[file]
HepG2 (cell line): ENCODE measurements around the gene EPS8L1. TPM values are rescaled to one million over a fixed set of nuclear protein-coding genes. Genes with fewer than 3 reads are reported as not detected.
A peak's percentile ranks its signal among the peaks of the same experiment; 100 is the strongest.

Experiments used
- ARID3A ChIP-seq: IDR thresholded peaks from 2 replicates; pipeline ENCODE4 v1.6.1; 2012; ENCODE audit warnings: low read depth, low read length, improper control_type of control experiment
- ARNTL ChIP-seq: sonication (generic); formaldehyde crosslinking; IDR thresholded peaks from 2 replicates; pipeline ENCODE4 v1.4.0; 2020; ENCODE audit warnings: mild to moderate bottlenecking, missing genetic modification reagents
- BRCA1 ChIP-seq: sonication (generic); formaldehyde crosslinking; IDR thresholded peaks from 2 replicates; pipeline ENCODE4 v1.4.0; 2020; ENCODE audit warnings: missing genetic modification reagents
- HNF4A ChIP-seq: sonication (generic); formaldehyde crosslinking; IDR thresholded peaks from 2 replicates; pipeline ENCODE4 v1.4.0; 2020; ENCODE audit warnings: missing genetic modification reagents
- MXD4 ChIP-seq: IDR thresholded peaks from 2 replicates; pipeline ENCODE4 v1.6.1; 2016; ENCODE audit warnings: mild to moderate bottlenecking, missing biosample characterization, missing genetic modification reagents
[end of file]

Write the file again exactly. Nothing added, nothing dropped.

HepG2 (cell line): ENCODE measurements around the gene EPS8L1. TPM values are rescaled to one million over a fixed set of nuclear protein-coding genes. Genes with fewer than 3 reads are reported as not detected.
A peak's percentile ranks its signal among the peaks of the same experiment; 100 is the strongest.

Experiments used
- ARID3A ChIP-seq: IDR thresholded peaks from 2 replicates; pipeline ENCODE4 v1.6.1; 2012; ENCODE audit warnings: low read depth, low read length, improper control_type of control experiment
- ARNTL ChIP-seq: sonication (generic); formaldehyde crosslinking; IDR thresholded peaks from 2 replicates; pipeline ENCODE4 v1.4.0; 2020; ENCODE audit warnings: mild to moderate bottlenecking, missing genetic modification reagents
- BRCA1 ChIP-seq: sonication (generic); formaldehyde crosslinking; IDR thresholded peaks from 2 replicates; pipeline ENCODE4 v1.4.0; 2020; ENCODE audit warnings: missing genetic modification reagents
- HNF4A ChIP-seq: sonication (generic); formaldehyde crosslinking; IDR thresholded peaks from 2 replicates; pipeline ENCODE4 v1.4.0; 2020; ENCODE audit warnings: missing genetic modification reagents
- MXD4 ChIP-seq: IDR thresholded peaks from 2 replicates; pipeline ENCODE4 v1.6.1; 2016; ENCODE audit warnings: mild to moderate bottlenecking, missing biosample characterization, missing genetic modification reagents